With half of the National League season played, this was the corresponding fixture from when Macclesfield beat Wrexham on the opening day. No team had previously scored more than two goals against us in that time, as we’ve built the strongest defence in the division. However, a lack of goals has also emerged and I don’t think the players believed they could get back into the game after Macclesfield re-took the lead.
A lot of Wrexham fans believe this is due to bad strikers. Personally, I think the midfield has been a problem all year. Chris Holroyd and Scott Boden are proven at this level but that’s not worth anything if they don’t receive service. Even when young striker George Miller came on, he asked for the ball but never saw his runs pay off.
I don’t feel like there’s a balance in the midfield. Sam Wedgbury is great in there protecting the back four, and we missed him dearly in this game. But we need someone next to him who can take the ball forward and start moves. A lot of people think Marcus Kelly is the man to do this but he’s very often played out wide.
Getting a target man who can win headers is also an option to play alongside either Boden or Holroyd. The fact that we’re not the finished article, and yet we’re so high up in the league, is a positive though. If we can stay competitive and recruit well in January, anything could happen.
The coldest game of my life – I attended the game with a friend who lives in Macclesfield. The last game we went to was in Austria where it was 30°C. The contrast to this match couldn’t have been more extreme.
The John Askey Stand – named after their current manager after nearly two decades of service as a player – left the away fans totally exposed. Things didn’t help when a number of weather-related incidents stopped play.
Already 3-1 down with about 10 minutes remaining, a man walked onto the pitch. He began strolling along the edge of the penalty area with a shovel like the final whistle had already been blown. Then he set off for the other box in the same leisurely manner. Meanwhile a fog had set in and we wondered if the game would be abandoned.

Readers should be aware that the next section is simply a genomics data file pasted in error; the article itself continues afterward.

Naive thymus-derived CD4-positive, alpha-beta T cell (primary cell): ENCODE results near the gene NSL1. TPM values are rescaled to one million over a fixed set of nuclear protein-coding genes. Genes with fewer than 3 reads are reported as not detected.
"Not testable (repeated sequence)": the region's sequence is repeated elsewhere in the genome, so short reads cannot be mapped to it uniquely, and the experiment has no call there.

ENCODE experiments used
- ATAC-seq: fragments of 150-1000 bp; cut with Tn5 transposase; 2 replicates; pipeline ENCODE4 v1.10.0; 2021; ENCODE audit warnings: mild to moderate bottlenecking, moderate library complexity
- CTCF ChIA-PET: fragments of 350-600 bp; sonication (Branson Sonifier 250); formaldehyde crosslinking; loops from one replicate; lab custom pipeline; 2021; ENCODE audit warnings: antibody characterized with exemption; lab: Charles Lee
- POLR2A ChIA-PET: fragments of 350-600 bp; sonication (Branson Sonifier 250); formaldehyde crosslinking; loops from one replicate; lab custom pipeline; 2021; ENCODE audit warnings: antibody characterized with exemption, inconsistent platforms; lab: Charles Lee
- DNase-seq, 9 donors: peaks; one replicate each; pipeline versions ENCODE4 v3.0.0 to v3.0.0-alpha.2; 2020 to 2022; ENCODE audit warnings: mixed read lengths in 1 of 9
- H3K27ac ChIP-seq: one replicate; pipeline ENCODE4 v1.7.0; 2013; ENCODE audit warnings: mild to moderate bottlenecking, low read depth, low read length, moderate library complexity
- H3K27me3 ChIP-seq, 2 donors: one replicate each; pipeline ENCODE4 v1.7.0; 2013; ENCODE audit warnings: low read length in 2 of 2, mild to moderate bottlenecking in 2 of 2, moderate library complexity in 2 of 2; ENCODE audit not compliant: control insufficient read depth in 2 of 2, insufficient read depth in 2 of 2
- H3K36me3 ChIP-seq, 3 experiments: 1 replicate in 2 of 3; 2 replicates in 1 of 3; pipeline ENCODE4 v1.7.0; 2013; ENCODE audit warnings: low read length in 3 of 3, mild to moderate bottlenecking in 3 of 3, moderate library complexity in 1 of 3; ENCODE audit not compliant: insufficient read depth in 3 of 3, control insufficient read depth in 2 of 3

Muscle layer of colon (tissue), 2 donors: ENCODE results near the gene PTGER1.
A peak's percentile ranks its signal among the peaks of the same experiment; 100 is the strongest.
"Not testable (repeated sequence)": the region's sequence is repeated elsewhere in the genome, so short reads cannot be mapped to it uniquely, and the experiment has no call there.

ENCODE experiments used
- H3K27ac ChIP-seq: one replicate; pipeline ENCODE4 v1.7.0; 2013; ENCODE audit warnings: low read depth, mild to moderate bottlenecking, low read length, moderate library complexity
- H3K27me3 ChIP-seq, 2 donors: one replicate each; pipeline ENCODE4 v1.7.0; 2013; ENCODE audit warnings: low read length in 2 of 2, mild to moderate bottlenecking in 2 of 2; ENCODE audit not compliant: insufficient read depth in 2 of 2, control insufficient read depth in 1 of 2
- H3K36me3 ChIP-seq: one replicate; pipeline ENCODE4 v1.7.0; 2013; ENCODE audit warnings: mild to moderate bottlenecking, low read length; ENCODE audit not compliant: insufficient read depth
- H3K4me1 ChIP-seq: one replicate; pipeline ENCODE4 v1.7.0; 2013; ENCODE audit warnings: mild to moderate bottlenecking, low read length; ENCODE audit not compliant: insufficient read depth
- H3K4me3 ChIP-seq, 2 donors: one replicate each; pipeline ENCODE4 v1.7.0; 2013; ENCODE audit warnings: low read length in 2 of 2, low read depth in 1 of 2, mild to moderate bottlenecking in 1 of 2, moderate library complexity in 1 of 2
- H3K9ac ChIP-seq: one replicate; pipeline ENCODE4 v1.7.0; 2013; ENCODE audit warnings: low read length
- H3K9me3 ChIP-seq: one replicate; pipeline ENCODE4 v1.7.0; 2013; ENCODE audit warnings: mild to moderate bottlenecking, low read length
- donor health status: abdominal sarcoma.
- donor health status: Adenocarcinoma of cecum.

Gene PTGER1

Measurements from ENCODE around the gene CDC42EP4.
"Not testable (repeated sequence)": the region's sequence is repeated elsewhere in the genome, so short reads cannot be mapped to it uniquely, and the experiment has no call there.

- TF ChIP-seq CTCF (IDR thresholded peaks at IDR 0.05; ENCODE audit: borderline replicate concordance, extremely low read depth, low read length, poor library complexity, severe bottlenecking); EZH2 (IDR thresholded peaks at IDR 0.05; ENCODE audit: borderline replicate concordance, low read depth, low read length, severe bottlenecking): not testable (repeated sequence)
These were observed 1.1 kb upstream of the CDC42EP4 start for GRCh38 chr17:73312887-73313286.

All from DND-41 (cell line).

Suddenly an announcement was made and fans began jumping onto the pitch, desperate to stop the game being called off. One man dressed as Santa ran on and started gyrating to the crowd with a shovel in his hand. It was all very strange.
Eventually the game restarted. They scored a fourth during eight minutes of injury time and we could all finally find some warmth.
Although I’m sure Macclesfield fans won’t care what any Wrexham fan thinks of their ground given our awful record there, this was my first visit to Moss Rose and I wasn’t overly impressed. That’s not just because of the scoreline either. I honestly mistook the stadium for a car dealership when we first arrived, with the parking situated on a street corner outside the London Road stand.
The home support was below what I was expecting for a side chasing the title too. A crowd of 2,402 consisted of 911 Wrexham fans and the early goal killed our spirits. The atmosphere suffered as a result.
However, I did feel like we got value for money at £15 a ticket. Macclesfield fans and most neutral supporters will probably view it as a classic. There were plenty of goals, penalty claims, a booking for the substitute goalkeeper and a rush to keep the game from being abandoned at the end.
Coming away from the ground I felt despondent but the table hasn’t changed much. Macclesfield top the league and we’re still two points behind them. Considering we had two full-backs in the middle of midfield and were looking like the side who’d go on to win with 15 minutes left, it’s not all doom and gloom yet. Despite the weather.